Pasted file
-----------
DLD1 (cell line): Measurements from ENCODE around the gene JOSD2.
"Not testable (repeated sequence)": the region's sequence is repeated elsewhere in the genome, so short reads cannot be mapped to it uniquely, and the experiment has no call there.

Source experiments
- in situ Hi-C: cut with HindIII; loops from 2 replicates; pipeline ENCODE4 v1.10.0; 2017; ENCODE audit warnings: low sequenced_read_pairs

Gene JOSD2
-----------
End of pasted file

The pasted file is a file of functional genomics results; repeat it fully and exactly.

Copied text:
DLD1 (cell line): Measurements from ENCODE around the gene JOSD2.
"Not testable (repeated sequence)": the region's sequence is repeated elsewhere in the genome, so short reads cannot be mapped to it uniquely, and the experiment has no call there.

Source experiments
- in situ Hi-C: cut with HindIII; loops from 2 replicates; pipeline ENCODE4 v1.10.0; 2017; ENCODE audit warnings: low sequenced_read_pairs

Gene JOSD2